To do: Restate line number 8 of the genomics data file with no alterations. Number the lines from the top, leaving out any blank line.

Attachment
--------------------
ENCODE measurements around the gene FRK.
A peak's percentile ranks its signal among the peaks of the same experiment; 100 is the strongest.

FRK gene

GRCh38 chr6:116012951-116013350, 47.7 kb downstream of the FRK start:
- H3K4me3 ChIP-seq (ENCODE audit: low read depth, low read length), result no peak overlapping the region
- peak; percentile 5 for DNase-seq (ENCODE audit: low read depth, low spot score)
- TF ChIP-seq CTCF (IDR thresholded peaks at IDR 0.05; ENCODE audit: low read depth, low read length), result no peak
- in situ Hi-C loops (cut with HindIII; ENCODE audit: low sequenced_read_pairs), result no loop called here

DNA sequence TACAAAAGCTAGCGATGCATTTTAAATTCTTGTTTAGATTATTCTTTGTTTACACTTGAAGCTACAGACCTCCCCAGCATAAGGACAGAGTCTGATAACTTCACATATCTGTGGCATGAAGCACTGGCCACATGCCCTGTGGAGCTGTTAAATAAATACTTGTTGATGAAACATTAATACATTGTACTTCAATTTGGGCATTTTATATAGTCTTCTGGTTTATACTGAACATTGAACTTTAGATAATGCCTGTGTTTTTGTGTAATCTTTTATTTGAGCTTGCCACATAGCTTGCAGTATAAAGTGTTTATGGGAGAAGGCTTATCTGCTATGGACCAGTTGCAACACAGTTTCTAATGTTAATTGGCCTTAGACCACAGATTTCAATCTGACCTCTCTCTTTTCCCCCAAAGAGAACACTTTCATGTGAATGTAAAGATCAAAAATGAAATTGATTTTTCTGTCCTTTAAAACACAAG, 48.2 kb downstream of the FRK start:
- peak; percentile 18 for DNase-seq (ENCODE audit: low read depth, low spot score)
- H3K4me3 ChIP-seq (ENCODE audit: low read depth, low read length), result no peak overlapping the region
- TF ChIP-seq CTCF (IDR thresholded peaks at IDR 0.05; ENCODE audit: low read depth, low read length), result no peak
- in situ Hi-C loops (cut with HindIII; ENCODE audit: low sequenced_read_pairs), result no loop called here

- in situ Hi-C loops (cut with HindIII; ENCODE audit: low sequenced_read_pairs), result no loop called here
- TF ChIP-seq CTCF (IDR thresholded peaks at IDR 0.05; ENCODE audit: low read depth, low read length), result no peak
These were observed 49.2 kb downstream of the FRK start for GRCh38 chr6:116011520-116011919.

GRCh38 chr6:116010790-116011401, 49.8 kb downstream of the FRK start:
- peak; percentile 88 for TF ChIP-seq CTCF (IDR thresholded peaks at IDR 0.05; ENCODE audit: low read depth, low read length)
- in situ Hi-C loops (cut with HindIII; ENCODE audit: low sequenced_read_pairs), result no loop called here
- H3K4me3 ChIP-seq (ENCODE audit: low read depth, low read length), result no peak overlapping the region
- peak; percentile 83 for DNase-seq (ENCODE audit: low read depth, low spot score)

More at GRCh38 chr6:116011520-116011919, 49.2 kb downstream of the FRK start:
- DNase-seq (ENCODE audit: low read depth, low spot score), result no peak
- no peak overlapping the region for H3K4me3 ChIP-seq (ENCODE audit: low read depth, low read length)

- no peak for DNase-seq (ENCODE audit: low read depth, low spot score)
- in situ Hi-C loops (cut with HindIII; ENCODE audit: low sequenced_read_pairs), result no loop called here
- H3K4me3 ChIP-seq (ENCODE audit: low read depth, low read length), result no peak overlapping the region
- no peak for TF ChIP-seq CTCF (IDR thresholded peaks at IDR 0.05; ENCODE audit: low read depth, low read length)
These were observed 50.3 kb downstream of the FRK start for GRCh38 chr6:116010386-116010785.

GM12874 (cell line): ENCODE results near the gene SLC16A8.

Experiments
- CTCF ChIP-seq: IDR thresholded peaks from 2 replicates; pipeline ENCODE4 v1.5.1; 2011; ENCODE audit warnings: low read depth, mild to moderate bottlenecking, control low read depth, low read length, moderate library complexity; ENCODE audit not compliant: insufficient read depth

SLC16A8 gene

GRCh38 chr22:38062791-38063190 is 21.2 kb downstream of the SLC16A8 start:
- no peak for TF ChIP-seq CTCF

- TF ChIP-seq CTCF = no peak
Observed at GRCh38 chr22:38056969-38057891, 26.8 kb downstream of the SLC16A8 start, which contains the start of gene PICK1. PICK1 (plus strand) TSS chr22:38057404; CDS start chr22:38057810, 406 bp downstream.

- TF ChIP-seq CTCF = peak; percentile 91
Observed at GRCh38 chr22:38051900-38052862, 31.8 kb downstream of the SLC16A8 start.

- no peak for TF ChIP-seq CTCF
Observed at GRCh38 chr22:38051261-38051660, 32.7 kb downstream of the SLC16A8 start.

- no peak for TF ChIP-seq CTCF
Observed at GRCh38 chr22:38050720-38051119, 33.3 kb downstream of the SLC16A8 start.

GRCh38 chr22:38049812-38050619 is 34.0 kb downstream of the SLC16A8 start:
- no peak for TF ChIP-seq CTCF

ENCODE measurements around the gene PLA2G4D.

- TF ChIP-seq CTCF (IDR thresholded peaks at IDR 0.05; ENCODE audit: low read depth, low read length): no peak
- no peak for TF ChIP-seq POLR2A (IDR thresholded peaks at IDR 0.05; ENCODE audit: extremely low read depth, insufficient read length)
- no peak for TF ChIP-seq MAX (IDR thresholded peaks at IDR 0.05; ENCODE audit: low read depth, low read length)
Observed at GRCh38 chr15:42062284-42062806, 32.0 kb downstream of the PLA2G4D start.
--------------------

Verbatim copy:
- in situ Hi-C loops (cut with HindIII; ENCODE audit: low sequenced_read_pairs), result no loop called here